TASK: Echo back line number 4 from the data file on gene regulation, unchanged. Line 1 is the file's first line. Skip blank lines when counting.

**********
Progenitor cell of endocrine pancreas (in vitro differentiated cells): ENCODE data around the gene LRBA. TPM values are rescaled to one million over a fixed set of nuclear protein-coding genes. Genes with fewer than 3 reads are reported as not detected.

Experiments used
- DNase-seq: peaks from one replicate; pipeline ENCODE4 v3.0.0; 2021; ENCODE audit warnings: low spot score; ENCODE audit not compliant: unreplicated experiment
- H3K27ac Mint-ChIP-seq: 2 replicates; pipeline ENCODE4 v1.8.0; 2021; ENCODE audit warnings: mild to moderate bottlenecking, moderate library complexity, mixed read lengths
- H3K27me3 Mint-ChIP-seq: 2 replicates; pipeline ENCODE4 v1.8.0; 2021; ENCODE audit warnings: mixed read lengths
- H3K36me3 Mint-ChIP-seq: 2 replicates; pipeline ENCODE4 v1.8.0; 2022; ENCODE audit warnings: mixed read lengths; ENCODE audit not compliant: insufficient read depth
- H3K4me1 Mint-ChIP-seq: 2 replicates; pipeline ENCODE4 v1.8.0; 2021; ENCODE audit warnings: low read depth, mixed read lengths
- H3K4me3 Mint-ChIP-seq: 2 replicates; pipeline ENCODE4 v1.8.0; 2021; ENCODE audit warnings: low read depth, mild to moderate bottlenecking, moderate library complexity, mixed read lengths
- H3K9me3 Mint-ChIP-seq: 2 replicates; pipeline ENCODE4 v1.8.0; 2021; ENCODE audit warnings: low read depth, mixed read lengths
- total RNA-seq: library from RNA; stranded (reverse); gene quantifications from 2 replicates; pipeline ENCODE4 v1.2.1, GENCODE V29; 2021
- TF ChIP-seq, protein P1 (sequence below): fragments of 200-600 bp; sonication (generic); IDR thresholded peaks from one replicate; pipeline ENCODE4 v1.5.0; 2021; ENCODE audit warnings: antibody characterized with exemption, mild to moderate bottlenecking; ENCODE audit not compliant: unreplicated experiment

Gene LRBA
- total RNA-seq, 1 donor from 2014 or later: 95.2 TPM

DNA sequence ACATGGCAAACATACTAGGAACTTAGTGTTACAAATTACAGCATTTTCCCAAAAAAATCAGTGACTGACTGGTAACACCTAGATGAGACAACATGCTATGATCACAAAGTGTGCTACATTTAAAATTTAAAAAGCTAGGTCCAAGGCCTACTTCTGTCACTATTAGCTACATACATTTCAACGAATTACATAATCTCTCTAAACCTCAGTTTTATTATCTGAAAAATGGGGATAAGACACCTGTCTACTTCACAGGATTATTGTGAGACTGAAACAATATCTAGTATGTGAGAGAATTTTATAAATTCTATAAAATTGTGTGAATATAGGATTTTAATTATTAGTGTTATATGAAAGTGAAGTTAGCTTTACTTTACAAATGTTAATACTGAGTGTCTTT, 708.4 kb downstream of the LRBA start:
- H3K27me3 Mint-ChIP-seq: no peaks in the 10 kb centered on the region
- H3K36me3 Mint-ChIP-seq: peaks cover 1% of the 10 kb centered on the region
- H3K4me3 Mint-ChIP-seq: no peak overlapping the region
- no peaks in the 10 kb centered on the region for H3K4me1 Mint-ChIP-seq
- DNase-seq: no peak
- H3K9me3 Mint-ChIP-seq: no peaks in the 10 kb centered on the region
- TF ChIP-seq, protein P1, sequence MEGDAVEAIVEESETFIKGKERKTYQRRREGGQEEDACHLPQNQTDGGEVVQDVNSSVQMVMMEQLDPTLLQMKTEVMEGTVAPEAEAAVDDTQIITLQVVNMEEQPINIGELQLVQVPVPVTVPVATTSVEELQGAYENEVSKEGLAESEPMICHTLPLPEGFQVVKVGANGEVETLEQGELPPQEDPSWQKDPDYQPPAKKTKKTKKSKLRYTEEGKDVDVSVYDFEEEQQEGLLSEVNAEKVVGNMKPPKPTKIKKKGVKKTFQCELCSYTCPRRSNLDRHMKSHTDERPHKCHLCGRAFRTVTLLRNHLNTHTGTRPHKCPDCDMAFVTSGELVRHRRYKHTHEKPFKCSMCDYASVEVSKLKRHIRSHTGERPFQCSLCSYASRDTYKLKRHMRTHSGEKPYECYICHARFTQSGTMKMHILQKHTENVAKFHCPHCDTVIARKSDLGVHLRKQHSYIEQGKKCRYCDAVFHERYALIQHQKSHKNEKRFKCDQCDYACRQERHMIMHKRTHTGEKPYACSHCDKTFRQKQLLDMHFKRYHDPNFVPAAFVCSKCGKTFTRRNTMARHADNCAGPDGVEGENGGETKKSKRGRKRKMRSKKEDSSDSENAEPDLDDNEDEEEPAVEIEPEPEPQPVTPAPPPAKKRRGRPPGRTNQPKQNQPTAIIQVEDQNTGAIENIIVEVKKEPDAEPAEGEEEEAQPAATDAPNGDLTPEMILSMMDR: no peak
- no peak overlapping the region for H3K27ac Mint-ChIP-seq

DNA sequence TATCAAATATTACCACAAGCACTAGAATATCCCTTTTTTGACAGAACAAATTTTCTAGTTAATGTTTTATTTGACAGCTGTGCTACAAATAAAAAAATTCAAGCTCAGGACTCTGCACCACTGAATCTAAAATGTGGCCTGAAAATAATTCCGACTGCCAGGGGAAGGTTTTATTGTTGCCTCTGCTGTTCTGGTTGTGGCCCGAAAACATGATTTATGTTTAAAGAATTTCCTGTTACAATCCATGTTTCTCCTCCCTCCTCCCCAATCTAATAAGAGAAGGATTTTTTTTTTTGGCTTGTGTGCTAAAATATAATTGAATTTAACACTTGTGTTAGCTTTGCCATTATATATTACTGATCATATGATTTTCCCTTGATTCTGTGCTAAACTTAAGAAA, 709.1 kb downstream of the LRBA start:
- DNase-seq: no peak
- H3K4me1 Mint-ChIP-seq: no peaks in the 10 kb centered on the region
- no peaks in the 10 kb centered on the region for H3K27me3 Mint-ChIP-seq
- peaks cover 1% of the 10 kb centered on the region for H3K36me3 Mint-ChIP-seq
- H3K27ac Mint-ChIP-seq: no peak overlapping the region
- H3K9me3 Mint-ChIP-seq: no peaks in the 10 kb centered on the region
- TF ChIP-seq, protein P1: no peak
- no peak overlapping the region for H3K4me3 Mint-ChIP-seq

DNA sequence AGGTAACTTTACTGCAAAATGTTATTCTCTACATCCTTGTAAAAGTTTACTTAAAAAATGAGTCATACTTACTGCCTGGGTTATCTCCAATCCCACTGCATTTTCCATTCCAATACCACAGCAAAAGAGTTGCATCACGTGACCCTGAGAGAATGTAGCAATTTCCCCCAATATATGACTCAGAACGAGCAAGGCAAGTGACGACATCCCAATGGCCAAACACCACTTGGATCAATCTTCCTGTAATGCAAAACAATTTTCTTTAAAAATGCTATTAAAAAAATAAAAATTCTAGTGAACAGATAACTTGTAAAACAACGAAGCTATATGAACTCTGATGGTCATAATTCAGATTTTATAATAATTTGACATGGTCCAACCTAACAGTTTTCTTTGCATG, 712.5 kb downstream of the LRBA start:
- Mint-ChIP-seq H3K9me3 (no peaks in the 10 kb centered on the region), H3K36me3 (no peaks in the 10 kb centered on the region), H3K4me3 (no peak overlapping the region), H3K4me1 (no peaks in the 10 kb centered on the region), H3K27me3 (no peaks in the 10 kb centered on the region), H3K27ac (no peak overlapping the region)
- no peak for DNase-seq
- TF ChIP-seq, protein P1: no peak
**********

- H3K27ac Mint-ChIP-seq: 2 replicates; pipeline ENCODE4 v1.8.0; 2021; ENCODE audit warnings: mild to moderate bottlenecking, moderate library complexity, mixed read lengths